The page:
# Representation of Rotations

Consider what happens when an object rotates continuously over time, i.e. the rotational matrix is a function $$R(t)$$ of time.

## The derivative

1. Rotation is represented by an orthogonal matrix $$R$$ $R(t)\cdot R^T(t)=I$
2. Implicit derivation $\dot R(t)\cdot R^T(t)+R(t)\cdot\dot R^T(t)=I$
3. by transposing the product and moving one term across, we have $\dot R(t)\cdot R^T(t) = -(\dot R(t)\cdot R^T(t))^T$
4. This is a skew-symmetric matrix, hence $\exists \vec{\omega}\in\mathbb{R}^3, \text{s.t.} \dot R(t)\cdot R^T(t) = \hat\omega(t)$
5. Multiply by $$R(t)$$ to get $\dot R(t) = \hat\omega(t)\cdot R(t)$
6. If $$R(t_0)=I$$ as an initial condition, then $$\dot R(t)=\hat\omega(t)$$

Note $$so(3)$$ is the space of all skew-symmetric matrices.

1. First Order approximation $R(t_0+dt)\approx I + \hat\omega(t_0)dt$

## The differential equation

Let $$x(t)$$ be a point rotated over time.

Assume that $$\omega$$ is constant.

1. ODE: $\dot x(t) = \hat\omega x(t), \quad x(t)\in\mathbb{R}^3$
2. Solution: $x(t) = e^{\hat\omega t} x(0)$
3. where $e^{\hat\omega t} = I + \sum_{i=1}^\infty \frac{(\hat\omega )^i}{i!}$
4. The rotational matrix $R(t)=e^{\hat\omega t}$ signifies a rotation around the axis $$\omega$$ by $$t$$ radians.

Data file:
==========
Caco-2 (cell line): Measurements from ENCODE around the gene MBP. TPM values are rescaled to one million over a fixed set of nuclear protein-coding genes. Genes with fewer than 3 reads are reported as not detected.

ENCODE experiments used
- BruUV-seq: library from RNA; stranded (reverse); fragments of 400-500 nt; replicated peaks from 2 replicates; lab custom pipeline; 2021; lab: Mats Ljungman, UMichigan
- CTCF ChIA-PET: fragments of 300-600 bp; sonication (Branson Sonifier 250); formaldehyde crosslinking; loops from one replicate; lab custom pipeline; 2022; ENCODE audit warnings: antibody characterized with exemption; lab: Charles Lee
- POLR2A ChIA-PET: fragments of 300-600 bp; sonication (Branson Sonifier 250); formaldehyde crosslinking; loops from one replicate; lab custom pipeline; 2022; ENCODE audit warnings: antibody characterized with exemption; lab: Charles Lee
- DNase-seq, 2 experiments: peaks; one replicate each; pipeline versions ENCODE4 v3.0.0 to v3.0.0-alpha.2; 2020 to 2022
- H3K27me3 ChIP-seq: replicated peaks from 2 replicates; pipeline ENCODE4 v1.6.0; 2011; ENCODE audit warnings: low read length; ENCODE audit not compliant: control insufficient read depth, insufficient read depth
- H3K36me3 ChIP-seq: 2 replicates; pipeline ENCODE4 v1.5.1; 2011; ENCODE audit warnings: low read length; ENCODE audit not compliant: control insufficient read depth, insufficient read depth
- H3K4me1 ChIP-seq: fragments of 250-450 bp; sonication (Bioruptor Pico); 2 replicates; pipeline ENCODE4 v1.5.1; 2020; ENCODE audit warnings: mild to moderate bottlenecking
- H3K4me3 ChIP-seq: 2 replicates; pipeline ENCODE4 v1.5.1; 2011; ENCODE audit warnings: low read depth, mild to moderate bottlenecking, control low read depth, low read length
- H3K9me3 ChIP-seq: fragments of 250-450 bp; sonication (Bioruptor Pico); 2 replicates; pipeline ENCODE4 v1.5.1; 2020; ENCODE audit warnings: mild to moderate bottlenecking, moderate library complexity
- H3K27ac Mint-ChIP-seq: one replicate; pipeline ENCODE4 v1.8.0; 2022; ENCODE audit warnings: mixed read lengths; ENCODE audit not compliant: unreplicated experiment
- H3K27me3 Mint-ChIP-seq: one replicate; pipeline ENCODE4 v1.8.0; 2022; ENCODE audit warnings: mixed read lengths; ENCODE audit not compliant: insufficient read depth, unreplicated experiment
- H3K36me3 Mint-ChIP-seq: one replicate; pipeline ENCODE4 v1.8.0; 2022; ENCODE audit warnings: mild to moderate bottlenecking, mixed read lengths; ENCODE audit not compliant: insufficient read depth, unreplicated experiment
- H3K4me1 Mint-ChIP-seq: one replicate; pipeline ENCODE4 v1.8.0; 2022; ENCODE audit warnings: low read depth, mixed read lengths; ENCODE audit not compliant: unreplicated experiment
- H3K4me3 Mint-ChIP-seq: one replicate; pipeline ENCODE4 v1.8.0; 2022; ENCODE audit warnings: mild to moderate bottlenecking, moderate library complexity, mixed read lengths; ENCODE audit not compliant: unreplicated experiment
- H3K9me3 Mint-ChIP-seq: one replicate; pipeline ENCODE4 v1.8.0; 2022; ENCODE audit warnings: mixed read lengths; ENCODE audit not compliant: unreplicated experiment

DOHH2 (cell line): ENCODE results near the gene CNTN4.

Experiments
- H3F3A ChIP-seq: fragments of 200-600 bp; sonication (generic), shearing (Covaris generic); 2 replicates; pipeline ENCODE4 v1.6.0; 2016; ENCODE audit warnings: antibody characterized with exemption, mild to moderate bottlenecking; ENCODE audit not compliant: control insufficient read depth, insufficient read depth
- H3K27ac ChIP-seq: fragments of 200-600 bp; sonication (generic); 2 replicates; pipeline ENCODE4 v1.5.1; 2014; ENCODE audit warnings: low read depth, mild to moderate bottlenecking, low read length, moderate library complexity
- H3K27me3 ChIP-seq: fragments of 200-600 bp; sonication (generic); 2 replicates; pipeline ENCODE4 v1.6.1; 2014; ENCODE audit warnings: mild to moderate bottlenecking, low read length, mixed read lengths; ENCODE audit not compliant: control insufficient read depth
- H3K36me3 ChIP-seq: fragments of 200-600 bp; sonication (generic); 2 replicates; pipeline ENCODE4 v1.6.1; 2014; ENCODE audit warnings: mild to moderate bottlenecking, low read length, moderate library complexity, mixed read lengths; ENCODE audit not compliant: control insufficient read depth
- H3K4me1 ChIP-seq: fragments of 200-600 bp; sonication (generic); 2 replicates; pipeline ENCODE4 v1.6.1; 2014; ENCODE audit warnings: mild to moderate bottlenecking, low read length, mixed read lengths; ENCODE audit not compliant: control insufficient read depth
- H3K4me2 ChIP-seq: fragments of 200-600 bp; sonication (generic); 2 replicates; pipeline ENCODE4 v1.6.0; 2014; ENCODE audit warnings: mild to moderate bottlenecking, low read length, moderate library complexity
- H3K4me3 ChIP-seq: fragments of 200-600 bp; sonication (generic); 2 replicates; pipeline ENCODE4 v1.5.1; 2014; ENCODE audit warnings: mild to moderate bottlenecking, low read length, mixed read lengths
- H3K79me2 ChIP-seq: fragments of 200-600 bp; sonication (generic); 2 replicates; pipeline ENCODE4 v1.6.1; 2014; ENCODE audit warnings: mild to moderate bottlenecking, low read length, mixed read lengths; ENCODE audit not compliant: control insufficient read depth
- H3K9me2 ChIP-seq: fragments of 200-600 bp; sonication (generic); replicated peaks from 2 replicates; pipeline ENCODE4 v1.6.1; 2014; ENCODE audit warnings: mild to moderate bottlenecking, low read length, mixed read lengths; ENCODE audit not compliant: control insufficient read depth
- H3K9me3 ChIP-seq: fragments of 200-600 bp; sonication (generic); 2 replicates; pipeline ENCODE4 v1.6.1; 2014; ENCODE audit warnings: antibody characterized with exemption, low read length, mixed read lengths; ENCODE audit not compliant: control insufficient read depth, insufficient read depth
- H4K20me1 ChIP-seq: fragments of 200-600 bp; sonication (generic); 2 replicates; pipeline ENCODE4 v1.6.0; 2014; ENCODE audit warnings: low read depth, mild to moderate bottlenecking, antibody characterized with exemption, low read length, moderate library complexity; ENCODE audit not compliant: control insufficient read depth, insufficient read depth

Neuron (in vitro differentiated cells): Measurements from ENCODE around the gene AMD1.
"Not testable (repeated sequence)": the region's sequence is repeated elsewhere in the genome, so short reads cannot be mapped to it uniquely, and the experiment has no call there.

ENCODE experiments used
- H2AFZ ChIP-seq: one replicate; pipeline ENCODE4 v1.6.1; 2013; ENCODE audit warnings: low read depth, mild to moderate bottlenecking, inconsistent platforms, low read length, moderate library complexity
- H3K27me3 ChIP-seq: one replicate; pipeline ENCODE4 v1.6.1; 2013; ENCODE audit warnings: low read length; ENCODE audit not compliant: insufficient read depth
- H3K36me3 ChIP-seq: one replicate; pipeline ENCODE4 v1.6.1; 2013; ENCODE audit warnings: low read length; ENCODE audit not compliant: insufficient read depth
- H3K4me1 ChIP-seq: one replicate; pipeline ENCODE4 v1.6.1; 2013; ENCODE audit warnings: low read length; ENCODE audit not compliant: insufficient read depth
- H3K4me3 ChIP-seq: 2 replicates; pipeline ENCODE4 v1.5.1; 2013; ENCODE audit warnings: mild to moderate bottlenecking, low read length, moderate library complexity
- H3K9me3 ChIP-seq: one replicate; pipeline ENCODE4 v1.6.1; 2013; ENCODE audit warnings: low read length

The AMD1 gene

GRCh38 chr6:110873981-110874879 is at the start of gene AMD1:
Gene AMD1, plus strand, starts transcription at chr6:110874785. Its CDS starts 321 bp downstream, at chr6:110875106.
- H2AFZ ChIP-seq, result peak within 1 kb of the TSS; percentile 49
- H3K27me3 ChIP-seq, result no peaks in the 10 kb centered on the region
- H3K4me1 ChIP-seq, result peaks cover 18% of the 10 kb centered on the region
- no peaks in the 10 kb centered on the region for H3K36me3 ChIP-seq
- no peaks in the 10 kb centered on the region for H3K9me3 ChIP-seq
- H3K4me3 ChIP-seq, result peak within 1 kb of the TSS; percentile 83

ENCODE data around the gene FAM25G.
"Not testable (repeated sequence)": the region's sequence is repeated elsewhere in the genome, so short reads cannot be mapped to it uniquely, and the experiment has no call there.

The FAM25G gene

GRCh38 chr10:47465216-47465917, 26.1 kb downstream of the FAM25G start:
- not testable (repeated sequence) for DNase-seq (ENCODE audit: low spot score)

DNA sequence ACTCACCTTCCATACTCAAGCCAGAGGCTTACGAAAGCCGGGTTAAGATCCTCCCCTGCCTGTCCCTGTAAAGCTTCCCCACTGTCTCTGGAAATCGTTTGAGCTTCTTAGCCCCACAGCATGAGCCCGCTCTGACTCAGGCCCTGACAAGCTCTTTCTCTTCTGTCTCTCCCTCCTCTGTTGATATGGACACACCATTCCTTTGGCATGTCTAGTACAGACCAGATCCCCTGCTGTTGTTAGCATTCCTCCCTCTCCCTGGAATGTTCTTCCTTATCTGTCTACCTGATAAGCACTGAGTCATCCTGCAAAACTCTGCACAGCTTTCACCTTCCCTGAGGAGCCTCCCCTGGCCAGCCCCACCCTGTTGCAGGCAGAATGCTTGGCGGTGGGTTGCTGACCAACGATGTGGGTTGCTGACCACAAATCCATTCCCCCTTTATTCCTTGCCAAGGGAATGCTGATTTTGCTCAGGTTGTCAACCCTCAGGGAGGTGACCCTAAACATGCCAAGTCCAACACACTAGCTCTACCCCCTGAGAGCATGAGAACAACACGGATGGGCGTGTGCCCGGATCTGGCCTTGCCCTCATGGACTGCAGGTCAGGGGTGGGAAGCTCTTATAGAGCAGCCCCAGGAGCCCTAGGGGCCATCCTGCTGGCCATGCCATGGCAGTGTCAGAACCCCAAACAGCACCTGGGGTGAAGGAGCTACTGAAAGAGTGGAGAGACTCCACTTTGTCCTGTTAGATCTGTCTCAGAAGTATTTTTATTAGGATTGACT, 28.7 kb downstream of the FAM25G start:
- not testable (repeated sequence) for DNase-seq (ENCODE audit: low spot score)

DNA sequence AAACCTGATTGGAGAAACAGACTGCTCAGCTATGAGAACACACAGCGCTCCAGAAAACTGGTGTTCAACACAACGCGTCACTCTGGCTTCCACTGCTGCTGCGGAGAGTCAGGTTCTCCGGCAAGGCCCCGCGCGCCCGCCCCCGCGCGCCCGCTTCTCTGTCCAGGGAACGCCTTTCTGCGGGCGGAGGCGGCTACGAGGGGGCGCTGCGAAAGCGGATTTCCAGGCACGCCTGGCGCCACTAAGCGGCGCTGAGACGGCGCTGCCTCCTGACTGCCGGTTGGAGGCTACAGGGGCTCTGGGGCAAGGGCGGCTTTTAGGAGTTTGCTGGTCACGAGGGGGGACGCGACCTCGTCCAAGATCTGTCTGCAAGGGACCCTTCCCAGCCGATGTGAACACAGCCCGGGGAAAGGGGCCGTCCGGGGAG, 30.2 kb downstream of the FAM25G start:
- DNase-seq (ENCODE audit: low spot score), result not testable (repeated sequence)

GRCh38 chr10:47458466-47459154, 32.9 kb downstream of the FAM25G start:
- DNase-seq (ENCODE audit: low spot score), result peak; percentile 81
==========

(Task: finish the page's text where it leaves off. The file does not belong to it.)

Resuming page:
$\exp : \mathrm{so}(3)\to\mathrm{SO}(3); \hat\omega\mapsto e^{\hat\omega}$

This is a map from a Lie algebra to a Lie group.

For any $$R$$, such an $$\hat\omega$$ can be found, not necessarily unique.

Rotation is obviously periodic. A rotation by $$2\pi$$ is back to start.

Note Only three degrees of freedom.

## Logarithm

Theorem 2.8 page 27 in the textbook

$R = \begin{bmatrix} r_{11} & r_{12} & r_{13} \\ r_{21} & r_{22} & r_{23} \\ r_{31} & r_{32} & r_{33} \end{bmatrix} = \exp(\hat\omega)$ where $\DeclareMathOperator{\tr}{trace} ||\omega|| = \cos^{-1}\big(\frac{\tr(R)-1}2\big)$ and

$\frac{\omega}{||\omega||} = \frac1{2\sin(||\omega||)} \begin{bmatrix} r_{32}-r_{23}\\ r_{13}-r_{31}\\ r_{21}-r_{12} \end{bmatrix}$